The surprising thing about that first reading is that after Peter and the others talked to the Pentecost crowd in Jerusalem they went on to baptizing three thousand people. That leads to all kinds of questions.
Like, where did they do it?
What words did Peter and the others use?
How could they have done it so quickly when later on the Apostles set up a three year training program for converts?
I don’t know the answers to those questions. It seems to be at odds with everything we know. It could take us older people back to 1941 when the U. S. Army began a three-month training program for new officers, and the cadets who had labored through four years at West Point complained bitterly about the ninety-day-wonders.
To go on with unanswerable questions, what happened afterwards to those three thousand people baptized that day? Well, I guess we see a good answer to that in the later chapters of The Acts of the Apostles where we see them setting up commune-like communities in which people lay all hey owned at the feet of the Apostles.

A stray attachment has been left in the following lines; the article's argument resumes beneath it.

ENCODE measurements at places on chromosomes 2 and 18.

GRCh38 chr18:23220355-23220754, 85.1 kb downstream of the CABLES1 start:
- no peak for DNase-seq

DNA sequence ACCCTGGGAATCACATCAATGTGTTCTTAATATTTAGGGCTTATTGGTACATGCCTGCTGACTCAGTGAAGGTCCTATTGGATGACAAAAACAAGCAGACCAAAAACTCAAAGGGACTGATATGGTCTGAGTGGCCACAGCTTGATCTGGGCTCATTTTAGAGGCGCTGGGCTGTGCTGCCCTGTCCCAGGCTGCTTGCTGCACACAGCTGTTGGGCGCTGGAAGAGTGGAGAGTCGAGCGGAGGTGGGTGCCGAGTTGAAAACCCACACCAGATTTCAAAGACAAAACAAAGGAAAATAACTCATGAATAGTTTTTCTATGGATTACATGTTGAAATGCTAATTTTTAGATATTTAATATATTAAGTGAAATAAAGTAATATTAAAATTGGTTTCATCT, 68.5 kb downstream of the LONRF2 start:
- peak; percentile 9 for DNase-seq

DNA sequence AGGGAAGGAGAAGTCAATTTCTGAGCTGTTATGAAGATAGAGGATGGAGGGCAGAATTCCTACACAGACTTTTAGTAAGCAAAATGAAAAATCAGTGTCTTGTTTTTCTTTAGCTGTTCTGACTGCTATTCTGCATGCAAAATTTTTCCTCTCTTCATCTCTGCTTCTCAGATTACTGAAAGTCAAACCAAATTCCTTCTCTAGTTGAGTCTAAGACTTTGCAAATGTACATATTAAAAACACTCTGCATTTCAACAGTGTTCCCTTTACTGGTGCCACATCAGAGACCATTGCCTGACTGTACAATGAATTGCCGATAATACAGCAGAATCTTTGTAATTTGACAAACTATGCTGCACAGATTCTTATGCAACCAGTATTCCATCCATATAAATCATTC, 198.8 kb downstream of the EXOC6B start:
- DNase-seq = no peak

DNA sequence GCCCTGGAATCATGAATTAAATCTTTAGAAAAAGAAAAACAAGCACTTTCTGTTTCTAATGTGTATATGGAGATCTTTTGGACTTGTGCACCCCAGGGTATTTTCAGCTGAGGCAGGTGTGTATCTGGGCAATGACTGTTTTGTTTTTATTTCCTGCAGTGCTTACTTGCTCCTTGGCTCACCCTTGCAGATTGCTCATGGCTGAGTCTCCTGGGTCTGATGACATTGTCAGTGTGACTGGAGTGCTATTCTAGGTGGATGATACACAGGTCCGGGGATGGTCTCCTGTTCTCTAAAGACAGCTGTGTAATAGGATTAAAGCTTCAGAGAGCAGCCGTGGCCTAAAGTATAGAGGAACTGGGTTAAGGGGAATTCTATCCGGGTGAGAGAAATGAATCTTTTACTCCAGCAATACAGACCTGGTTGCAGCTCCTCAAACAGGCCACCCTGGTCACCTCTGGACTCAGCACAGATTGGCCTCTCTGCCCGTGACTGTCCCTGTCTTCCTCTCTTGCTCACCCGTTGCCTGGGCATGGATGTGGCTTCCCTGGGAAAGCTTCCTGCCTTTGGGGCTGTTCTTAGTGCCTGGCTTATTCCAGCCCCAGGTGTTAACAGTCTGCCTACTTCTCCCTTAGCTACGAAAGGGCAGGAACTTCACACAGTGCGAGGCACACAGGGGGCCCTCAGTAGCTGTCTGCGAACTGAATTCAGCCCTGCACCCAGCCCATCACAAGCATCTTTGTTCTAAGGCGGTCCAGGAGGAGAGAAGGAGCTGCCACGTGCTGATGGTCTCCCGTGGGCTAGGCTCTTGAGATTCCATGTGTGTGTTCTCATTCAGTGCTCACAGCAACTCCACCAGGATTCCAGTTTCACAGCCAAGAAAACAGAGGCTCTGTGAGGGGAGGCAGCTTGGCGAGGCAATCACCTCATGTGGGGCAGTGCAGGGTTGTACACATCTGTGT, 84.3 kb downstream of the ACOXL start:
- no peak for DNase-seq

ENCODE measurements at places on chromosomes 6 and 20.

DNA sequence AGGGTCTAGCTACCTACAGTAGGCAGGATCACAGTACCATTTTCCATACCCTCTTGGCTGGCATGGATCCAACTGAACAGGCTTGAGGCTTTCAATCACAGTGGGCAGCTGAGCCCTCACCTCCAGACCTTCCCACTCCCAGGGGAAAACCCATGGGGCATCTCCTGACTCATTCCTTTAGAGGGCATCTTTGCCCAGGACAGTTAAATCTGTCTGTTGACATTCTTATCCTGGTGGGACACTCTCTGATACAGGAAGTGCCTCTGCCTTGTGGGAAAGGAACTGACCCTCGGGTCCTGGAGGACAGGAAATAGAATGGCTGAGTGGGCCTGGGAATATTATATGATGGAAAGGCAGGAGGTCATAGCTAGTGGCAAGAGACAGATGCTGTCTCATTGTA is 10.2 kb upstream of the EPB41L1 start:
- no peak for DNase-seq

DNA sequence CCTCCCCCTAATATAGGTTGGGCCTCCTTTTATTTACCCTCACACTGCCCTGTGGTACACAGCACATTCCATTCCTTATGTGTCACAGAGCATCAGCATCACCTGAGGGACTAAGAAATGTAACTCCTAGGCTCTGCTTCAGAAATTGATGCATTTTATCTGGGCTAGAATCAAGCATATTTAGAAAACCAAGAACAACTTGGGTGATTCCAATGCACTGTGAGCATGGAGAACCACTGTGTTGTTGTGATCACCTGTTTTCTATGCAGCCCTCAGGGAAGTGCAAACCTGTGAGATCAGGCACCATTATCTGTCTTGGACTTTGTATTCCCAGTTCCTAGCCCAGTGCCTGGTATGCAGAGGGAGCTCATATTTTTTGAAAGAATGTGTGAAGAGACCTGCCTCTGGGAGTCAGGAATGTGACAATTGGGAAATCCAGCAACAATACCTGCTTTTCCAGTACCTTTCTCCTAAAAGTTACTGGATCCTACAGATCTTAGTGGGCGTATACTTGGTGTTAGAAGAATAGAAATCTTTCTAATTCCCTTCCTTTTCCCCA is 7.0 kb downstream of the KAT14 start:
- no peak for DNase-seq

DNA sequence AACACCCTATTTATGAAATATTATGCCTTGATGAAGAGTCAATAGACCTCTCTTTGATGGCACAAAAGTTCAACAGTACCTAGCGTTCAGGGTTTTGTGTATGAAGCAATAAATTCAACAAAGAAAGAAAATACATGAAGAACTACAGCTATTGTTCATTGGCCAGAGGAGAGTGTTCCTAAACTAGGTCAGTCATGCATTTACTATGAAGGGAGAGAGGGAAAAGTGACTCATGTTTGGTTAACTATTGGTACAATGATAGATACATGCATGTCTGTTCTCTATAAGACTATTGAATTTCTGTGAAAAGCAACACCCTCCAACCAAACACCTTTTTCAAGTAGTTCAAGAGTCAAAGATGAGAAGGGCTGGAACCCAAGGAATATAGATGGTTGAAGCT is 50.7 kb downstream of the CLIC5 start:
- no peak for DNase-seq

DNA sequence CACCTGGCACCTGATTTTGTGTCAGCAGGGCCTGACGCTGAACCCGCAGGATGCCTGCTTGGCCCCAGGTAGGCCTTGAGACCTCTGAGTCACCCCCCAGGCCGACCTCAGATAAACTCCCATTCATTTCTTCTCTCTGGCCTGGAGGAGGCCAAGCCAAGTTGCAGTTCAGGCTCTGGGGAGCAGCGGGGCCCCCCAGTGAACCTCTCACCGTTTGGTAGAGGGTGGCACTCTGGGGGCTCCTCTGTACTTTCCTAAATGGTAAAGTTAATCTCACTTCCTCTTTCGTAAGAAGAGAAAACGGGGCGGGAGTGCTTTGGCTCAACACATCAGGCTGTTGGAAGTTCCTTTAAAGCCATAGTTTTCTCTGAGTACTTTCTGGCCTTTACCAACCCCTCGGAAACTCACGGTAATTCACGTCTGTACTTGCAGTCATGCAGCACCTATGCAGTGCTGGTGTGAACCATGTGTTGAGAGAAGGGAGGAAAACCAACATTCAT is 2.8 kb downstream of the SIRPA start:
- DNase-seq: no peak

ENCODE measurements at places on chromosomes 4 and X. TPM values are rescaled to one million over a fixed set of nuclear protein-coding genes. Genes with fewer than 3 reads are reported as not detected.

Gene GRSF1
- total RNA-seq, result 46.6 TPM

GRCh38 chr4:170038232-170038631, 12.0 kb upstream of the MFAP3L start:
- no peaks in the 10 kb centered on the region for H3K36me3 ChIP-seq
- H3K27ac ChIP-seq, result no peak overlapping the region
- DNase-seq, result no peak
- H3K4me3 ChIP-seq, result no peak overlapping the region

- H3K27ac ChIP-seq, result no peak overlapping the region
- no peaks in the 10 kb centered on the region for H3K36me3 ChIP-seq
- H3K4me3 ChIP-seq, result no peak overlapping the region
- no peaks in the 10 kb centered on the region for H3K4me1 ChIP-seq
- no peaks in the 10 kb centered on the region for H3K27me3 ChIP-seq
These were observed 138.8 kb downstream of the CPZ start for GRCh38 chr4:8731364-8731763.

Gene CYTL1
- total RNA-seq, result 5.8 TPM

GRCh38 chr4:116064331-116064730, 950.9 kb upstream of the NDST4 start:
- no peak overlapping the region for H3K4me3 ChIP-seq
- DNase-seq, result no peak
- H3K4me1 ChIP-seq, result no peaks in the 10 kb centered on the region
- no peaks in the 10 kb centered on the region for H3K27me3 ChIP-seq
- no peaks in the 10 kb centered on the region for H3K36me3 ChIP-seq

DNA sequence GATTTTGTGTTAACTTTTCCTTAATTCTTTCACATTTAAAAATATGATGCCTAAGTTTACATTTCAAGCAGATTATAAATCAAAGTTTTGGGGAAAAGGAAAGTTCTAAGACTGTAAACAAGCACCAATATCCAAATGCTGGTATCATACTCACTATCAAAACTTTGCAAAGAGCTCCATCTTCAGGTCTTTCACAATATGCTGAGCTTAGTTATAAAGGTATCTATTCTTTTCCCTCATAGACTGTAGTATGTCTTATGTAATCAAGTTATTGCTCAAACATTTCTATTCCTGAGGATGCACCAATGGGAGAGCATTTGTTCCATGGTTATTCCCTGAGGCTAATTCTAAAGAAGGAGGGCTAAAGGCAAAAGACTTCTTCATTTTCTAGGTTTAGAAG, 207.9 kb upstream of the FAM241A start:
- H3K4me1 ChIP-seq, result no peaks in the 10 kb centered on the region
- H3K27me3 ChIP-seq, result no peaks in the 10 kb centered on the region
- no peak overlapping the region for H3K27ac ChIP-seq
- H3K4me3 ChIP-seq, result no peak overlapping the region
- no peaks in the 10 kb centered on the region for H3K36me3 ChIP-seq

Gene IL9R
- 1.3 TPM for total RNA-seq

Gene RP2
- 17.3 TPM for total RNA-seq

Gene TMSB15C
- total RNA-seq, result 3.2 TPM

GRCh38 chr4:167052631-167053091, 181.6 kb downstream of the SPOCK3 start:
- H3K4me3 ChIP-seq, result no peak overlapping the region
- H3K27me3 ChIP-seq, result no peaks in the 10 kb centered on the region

If you ask if in becoming Christians they gave up being Jewish, the answe would be, “No.” Their Jewishness didn’t seem to be a contradiction to them. The only thing that became different was that they bent kosher rules by eating along side Gentile Christians who enjoyed bacon.
Almost fifty years would pass before the Pharisees would begin insisting that Jewish Christians could not have it both ways. The Pharisees told them they would have to stop eating with Gentiles if they wanted to be recognized as Jews. Matthew wrote his Gospel as a denial of that stand the Pharisees were making.